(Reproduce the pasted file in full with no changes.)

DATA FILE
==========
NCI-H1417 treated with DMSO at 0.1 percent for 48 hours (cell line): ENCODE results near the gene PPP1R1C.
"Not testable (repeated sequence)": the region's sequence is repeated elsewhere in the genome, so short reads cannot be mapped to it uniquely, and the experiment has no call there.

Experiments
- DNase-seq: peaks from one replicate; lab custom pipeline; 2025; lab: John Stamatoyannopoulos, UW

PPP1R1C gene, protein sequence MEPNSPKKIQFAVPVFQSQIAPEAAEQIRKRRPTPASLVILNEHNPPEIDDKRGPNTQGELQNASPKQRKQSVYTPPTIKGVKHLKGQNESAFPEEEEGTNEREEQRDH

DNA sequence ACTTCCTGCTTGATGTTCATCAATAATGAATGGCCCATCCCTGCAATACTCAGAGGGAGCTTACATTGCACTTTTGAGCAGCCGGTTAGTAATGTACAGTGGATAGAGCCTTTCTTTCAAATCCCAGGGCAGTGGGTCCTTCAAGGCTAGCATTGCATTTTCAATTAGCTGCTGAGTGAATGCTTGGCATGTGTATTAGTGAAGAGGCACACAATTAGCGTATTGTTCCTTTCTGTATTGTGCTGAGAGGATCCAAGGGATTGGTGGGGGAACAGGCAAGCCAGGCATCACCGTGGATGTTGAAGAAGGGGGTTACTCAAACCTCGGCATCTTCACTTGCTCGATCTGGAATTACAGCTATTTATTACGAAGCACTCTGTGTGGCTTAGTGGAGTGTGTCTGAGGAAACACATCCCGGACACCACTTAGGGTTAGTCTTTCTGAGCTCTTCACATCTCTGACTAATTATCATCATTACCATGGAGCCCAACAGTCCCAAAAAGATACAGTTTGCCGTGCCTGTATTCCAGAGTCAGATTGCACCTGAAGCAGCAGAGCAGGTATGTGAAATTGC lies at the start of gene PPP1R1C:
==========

NCI-H1417 treated with DMSO at 0.1 percent for 48 hours (cell line): ENCODE results near the gene PPP1R1C.
"Not testable (repeated sequence)": the region's sequence is repeated elsewhere in the genome, so short reads cannot be mapped to it uniquely, and the experiment has no call there.

Experiments
- DNase-seq: peaks from one replicate; lab custom pipeline; 2025; lab: John Stamatoyannopoulos, UW

PPP1R1C gene, protein sequence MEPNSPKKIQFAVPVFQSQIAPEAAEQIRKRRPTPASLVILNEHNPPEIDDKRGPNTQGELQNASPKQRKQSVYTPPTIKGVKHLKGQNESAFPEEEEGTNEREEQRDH

DNA sequence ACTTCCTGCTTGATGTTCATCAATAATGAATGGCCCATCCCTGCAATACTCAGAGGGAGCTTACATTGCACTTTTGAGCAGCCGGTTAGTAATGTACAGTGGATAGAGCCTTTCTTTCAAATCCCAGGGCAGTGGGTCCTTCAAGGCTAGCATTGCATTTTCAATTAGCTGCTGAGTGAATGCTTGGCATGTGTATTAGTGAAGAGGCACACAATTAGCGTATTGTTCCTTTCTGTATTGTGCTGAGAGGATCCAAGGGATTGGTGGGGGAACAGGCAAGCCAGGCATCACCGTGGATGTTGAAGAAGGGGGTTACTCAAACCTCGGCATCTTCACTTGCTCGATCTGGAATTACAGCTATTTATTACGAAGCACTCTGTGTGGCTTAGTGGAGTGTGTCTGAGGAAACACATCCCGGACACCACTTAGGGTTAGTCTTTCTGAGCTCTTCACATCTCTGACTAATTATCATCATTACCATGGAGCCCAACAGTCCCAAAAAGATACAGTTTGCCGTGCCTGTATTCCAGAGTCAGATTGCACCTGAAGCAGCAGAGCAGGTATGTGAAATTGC lies at the start of gene PPP1R1C: